Bacterial kidney disease (BKD) has been detected or is suspected at four salmon farms in central Norway, the country’s Food Safety Authority (Mattilsynet) has reported.
The four sites in an area known as PO6, are all thought to be managed by the Lerøy Midt’s division of the Lerøy Seafood Company.
It is many years since BKD was discovered in that part of the country. BKD is a chronic disease caused by the bacterium Renibacterium salmoninarum and occurs worldwide where salmonid fish are found.
It is known to cause up to 80% mortality in Pacific salmon and 40% in Atlantic salmon but, like Infectious Salmon Anaemia (ISA), it has no implications for human health.
Mattilsynet says the disease is contagious and can have serious consequences for the health and welfare of both farmed and wild salmon.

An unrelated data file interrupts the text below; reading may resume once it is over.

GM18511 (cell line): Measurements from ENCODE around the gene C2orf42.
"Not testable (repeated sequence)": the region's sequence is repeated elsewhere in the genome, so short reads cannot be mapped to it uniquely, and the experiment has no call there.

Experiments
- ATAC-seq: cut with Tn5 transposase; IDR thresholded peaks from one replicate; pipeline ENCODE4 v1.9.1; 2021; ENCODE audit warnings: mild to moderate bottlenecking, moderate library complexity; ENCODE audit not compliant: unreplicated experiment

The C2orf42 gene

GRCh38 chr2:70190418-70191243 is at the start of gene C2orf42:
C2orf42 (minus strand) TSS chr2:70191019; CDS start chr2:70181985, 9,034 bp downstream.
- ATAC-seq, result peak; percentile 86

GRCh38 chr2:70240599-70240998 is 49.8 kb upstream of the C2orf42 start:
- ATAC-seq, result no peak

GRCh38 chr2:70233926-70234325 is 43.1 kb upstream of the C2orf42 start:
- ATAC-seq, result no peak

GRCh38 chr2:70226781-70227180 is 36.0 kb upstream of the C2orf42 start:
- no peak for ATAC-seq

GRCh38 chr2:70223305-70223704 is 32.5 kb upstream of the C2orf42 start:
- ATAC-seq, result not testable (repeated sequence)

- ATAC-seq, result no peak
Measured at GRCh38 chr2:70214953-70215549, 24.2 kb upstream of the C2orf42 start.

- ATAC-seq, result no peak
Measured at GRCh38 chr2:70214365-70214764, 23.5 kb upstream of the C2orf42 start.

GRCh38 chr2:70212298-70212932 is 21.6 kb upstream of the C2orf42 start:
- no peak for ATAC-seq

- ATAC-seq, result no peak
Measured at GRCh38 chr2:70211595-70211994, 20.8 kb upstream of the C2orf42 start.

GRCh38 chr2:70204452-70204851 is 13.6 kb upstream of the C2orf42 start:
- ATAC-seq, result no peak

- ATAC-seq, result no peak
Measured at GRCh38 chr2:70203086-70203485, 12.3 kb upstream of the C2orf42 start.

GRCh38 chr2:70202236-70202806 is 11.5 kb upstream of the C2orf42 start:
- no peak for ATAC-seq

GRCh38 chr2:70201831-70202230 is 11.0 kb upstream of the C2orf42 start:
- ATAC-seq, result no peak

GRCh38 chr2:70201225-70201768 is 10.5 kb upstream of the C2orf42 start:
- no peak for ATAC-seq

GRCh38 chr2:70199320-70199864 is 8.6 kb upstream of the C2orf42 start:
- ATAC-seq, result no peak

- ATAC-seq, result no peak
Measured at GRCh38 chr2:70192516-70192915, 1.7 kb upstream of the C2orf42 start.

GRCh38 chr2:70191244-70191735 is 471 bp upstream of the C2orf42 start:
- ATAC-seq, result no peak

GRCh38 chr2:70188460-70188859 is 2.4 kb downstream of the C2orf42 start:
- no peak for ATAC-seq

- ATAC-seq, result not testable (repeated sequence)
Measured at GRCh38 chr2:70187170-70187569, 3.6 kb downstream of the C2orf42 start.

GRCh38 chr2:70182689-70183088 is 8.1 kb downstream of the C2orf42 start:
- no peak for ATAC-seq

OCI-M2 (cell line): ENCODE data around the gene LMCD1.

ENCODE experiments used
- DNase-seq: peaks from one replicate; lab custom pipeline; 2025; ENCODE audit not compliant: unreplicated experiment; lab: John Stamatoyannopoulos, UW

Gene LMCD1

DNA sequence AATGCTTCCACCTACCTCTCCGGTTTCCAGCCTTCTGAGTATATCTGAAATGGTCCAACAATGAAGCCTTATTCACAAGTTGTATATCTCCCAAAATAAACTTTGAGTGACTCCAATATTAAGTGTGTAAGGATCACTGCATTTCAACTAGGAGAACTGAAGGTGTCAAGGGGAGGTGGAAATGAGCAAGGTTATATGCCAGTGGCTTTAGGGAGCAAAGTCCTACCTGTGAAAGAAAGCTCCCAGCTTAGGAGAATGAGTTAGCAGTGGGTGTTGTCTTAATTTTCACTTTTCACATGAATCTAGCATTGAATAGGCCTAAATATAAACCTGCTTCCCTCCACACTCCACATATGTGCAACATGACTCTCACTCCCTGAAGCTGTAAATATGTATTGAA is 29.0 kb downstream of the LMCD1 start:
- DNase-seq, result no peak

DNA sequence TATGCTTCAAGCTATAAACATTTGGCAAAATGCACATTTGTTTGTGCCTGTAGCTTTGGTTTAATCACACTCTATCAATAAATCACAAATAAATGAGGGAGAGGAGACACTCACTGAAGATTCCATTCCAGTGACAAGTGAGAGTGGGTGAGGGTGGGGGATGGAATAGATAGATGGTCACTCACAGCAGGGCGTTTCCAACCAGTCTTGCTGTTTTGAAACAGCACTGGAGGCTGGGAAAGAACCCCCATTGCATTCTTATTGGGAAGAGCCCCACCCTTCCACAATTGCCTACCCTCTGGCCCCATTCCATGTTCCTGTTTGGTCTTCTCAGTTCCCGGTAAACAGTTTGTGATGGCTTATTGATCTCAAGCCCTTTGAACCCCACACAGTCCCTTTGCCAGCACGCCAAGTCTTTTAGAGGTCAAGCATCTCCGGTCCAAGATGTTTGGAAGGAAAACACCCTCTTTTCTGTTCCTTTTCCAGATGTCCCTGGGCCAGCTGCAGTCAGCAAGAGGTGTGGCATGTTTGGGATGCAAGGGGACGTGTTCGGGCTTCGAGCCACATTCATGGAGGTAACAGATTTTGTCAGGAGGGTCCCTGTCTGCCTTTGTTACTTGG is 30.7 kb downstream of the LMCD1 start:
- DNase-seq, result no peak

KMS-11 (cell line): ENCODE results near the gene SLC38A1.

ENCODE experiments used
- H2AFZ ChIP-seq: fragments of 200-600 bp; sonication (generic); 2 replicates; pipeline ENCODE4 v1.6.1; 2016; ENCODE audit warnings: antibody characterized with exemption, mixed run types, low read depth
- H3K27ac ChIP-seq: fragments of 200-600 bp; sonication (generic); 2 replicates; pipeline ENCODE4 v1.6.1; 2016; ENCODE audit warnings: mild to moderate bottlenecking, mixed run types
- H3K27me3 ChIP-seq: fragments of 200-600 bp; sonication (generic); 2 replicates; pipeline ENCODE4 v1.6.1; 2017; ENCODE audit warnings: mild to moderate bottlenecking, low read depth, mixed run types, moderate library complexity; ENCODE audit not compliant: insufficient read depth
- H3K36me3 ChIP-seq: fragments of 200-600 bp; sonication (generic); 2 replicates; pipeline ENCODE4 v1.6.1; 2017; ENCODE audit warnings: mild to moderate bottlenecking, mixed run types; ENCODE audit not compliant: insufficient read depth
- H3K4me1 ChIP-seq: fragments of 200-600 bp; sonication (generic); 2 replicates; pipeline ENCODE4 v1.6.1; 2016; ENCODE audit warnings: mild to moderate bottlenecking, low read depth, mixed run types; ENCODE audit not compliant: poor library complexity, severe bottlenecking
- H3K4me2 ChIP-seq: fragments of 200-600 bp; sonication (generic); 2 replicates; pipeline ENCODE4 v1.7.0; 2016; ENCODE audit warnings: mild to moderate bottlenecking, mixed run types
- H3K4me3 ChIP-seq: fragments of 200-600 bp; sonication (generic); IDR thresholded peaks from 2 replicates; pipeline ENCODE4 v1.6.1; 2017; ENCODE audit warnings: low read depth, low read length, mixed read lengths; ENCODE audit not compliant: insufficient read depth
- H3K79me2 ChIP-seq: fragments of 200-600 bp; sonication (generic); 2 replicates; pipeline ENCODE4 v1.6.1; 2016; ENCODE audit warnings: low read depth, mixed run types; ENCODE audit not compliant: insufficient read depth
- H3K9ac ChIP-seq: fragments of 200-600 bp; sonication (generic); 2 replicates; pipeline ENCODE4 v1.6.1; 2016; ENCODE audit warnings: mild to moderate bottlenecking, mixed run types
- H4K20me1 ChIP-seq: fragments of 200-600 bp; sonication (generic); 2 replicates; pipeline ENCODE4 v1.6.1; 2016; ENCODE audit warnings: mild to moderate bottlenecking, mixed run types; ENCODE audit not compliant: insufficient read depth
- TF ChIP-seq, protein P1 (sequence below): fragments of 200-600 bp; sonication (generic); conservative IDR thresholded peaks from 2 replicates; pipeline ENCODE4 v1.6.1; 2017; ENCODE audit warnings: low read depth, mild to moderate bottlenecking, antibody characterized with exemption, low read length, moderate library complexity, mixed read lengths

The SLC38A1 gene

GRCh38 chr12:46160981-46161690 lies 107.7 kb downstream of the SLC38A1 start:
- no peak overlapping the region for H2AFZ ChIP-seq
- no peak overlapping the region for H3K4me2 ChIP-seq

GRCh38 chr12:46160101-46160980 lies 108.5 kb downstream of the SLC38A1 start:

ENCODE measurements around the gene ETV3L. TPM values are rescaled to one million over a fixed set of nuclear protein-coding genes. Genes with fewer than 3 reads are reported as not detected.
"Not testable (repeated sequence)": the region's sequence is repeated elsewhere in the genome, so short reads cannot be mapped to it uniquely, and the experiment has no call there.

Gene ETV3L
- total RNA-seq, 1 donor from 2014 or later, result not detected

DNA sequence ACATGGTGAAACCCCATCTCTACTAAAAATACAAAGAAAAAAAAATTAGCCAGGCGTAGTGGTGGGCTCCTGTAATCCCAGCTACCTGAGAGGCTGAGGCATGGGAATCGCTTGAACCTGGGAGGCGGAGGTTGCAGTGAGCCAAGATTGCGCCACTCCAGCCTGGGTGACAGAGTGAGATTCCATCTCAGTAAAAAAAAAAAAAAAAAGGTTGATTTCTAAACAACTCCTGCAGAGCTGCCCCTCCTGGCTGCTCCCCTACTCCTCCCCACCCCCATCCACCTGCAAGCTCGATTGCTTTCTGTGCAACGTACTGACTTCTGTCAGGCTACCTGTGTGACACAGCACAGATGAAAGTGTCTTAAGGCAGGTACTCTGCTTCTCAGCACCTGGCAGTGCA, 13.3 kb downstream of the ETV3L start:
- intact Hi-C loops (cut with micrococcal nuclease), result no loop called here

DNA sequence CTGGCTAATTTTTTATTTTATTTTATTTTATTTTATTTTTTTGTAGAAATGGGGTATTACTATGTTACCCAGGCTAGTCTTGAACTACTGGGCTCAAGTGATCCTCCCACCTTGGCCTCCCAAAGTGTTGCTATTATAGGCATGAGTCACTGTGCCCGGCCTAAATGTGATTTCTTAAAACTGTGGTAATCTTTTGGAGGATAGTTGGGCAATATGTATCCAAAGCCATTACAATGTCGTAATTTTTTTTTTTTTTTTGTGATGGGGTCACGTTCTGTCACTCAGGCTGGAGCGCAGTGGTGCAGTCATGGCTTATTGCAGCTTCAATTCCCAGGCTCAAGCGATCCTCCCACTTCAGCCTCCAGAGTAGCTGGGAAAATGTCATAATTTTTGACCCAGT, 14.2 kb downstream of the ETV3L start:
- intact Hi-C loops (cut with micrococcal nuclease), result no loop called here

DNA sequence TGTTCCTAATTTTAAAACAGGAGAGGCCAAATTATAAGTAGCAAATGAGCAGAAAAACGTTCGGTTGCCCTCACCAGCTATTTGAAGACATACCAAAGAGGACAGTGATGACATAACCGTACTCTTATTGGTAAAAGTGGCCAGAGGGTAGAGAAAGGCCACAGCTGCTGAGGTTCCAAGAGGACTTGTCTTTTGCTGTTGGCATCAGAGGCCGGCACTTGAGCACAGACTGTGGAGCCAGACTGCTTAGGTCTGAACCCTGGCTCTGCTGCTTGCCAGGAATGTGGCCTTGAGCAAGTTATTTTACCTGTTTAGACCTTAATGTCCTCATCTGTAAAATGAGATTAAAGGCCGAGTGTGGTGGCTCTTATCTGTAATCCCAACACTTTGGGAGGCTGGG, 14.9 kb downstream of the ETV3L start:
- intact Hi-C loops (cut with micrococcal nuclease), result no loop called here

It is not known how the infection entered the area but it was discovered through routine health checks.
The organisation added: “…it took more than a year from the time smolt were released until BKD was detected in the first of the four plants.
“This may indicate that the source of infection is not smolt, but another, for example from wild fish in the area.”
The authority also said it appears that the disease could have spread between neighbouring facilities by wellboats and lice treatment vessels. This means there is a risk of infection at all facilities in the PO6 area.
The time it has taken from possible contact until infection is registered appears to be three to four months.
Mattilsynet is now deploying additional resources to monitor the situation. Facilities have been cordoned off, samples taken and information collected to map possible routes of infection.
Meanwhile, fish in infected cages have been slaughtered on Lerøy Midt’s own initiative.